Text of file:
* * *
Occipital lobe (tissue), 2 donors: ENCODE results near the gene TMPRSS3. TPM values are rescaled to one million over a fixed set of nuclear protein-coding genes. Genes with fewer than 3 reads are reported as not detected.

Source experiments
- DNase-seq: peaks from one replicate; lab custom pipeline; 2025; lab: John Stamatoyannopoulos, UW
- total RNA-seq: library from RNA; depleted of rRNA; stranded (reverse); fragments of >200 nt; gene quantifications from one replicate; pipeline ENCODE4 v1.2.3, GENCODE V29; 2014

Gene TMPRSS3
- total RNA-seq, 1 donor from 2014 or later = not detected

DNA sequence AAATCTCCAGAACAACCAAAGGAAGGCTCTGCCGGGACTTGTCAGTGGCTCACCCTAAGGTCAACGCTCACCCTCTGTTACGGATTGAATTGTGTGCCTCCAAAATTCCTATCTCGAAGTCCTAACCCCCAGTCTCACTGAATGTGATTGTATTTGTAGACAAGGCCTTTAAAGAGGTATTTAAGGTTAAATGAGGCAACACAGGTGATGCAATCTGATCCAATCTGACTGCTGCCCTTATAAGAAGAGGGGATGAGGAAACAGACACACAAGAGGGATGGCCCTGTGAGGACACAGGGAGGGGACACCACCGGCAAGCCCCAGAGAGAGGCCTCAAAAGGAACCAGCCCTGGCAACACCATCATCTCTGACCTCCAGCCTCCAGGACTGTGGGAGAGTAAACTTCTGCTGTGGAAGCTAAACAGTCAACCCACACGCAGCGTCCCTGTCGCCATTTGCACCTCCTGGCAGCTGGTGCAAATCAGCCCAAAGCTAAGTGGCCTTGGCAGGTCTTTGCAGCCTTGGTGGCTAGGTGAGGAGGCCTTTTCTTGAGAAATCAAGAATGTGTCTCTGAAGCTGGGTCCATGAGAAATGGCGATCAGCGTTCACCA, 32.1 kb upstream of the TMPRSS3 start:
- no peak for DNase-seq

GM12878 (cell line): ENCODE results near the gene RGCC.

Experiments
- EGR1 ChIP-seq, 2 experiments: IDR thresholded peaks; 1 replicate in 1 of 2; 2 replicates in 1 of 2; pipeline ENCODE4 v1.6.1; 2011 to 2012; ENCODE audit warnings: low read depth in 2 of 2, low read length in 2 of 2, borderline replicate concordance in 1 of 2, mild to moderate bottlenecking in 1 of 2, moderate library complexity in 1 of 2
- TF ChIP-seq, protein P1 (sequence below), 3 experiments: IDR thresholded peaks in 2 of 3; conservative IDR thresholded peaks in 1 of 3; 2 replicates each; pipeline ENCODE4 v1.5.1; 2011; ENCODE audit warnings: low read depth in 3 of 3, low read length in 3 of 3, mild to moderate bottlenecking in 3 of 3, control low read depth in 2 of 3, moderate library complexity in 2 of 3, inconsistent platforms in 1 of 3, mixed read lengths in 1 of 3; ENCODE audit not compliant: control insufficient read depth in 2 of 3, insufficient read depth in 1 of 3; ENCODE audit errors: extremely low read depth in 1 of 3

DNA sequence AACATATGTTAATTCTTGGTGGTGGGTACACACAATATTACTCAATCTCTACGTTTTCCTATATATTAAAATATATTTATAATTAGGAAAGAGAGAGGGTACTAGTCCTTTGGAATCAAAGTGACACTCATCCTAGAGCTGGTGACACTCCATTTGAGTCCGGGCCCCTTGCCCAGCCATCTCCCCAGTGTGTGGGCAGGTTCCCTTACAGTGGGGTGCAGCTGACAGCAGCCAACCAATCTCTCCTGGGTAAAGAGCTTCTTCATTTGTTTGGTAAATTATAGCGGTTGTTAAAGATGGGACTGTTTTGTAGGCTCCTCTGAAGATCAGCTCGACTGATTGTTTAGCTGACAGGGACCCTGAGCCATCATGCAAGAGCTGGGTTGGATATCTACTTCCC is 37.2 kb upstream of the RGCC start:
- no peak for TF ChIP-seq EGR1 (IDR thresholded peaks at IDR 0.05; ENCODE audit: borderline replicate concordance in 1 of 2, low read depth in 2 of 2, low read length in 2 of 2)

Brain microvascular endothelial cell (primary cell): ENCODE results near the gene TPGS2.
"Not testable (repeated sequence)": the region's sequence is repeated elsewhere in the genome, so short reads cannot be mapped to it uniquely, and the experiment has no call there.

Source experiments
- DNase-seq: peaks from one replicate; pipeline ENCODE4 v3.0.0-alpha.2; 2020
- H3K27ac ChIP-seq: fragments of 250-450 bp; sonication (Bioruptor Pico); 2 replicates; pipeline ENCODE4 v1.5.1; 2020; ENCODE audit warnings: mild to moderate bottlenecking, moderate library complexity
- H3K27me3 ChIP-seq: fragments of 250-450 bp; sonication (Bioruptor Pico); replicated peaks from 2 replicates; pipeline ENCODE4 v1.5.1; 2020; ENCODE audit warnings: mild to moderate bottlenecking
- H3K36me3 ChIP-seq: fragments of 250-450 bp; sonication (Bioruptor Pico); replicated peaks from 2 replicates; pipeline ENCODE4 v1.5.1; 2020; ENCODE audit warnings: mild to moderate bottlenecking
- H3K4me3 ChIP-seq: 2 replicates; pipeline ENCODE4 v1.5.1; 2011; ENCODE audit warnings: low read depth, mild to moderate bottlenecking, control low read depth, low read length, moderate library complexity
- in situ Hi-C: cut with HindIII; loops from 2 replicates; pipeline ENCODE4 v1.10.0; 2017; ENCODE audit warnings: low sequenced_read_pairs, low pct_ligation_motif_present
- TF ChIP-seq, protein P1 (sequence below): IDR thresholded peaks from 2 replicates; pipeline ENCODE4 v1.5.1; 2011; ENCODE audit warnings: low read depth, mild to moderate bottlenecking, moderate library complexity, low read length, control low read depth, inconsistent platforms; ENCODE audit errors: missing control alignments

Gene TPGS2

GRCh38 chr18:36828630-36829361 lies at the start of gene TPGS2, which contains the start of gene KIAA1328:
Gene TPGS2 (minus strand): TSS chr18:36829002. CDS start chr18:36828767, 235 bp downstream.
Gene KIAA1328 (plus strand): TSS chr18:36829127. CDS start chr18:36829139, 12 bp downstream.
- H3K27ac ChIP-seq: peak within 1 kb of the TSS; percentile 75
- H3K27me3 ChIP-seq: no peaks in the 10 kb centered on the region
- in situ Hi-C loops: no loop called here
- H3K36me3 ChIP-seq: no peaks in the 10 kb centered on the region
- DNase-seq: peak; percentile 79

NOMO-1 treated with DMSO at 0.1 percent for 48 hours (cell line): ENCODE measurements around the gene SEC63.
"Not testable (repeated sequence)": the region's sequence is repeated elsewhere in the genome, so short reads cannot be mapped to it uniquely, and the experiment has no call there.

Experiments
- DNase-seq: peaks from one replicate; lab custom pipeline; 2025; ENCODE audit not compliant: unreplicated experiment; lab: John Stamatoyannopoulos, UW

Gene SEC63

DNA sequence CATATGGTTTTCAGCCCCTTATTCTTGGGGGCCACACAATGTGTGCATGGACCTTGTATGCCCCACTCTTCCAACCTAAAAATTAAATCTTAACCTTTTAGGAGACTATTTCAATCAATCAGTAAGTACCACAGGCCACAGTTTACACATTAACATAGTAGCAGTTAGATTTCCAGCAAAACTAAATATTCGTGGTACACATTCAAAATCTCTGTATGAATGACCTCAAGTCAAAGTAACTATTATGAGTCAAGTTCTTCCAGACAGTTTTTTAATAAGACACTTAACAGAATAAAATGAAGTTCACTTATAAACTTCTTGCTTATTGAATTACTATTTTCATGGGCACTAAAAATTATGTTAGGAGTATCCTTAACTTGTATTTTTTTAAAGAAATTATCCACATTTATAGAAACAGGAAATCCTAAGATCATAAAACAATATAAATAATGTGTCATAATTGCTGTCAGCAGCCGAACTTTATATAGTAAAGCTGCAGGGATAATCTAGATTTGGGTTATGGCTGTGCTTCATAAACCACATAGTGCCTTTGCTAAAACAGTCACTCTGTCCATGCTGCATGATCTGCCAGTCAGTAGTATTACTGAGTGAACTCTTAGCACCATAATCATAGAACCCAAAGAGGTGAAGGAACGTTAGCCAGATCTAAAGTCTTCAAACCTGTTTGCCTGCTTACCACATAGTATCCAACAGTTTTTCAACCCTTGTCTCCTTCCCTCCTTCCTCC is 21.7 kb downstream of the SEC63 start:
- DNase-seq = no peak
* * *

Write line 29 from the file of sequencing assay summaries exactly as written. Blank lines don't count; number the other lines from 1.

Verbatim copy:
- H3K27ac ChIP-seq: peak within 1 kb of the TSS; percentile 75